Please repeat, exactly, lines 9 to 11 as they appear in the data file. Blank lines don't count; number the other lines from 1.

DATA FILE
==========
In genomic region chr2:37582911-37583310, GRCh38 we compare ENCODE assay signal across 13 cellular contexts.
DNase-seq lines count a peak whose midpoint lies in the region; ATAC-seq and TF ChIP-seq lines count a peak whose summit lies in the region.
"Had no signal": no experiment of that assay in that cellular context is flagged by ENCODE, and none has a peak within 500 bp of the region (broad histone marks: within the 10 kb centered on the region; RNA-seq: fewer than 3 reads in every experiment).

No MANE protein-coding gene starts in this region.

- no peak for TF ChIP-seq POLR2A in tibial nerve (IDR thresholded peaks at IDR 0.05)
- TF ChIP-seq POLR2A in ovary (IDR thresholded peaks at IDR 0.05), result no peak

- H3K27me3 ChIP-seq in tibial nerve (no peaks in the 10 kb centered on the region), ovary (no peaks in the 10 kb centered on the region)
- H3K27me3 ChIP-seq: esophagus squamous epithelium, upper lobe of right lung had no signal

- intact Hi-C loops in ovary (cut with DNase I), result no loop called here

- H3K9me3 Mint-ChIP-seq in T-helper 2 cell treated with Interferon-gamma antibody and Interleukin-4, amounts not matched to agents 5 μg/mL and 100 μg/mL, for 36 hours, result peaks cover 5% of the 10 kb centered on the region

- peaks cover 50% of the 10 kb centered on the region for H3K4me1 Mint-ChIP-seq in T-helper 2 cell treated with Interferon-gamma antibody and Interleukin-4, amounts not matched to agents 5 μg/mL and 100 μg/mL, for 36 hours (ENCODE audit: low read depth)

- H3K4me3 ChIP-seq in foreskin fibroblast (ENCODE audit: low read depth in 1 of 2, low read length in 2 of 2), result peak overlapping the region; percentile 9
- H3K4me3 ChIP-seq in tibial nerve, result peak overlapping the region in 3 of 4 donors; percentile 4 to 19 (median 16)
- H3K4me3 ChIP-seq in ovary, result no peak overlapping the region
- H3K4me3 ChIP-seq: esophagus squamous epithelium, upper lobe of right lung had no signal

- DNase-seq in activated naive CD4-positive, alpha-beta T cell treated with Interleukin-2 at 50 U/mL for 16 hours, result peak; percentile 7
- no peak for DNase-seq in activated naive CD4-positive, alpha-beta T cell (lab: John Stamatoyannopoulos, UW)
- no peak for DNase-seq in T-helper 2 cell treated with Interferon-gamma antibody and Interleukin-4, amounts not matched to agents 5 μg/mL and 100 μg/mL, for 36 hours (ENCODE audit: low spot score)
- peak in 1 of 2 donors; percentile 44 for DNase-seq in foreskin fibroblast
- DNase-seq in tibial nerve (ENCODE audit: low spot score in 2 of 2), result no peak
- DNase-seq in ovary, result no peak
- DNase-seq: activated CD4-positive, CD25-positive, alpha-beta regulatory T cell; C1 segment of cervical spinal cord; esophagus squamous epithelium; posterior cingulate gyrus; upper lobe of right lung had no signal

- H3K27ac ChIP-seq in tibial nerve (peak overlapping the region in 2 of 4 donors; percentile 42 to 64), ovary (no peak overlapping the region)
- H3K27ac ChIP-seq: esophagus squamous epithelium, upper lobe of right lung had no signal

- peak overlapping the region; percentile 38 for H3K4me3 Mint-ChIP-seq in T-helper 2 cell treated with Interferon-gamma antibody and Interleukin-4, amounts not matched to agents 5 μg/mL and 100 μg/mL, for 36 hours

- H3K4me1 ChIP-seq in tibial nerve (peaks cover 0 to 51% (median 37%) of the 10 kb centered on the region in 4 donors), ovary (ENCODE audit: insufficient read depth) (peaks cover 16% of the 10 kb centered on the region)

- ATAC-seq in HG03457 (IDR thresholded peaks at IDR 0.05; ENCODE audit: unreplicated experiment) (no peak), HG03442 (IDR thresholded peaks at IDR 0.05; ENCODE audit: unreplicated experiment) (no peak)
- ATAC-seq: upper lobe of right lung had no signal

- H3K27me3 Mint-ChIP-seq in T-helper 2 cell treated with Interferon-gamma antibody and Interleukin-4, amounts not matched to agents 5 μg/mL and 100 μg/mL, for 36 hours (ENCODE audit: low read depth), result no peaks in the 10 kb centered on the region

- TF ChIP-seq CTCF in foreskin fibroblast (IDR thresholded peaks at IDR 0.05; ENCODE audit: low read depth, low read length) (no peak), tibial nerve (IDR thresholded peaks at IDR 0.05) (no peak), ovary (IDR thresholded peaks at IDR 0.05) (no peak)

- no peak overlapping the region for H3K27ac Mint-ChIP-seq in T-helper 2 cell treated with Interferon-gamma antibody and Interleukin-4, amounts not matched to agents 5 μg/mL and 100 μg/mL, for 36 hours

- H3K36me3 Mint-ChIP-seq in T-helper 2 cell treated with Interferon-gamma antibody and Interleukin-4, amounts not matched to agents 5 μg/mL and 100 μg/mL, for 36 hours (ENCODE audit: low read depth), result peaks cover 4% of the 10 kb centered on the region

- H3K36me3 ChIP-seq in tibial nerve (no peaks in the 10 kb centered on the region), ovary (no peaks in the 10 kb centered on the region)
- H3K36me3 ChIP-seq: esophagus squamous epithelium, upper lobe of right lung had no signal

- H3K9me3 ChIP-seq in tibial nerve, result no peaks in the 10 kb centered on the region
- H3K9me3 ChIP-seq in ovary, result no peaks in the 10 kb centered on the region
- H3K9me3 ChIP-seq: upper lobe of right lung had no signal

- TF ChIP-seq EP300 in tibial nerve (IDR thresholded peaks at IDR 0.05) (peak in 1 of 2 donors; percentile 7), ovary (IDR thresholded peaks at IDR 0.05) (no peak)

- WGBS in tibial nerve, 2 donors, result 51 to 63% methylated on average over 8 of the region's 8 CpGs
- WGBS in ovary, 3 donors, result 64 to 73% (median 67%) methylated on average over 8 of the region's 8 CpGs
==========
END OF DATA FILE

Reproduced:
- intact Hi-C loops in ovary (cut with DNase I), result no loop called here

- H3K9me3 Mint-ChIP-seq in T-helper 2 cell treated with Interferon-gamma antibody and Interleukin-4, amounts not matched to agents 5 μg/mL and 100 μg/mL, for 36 hours, result peaks cover 5% of the 10 kb centered on the region

- peaks cover 50% of the 10 kb centered on the region for H3K4me1 Mint-ChIP-seq in T-helper 2 cell treated with Interferon-gamma antibody and Interleukin-4, amounts not matched to agents 5 μg/mL and 100 μg/mL, for 36 hours (ENCODE audit: low read depth)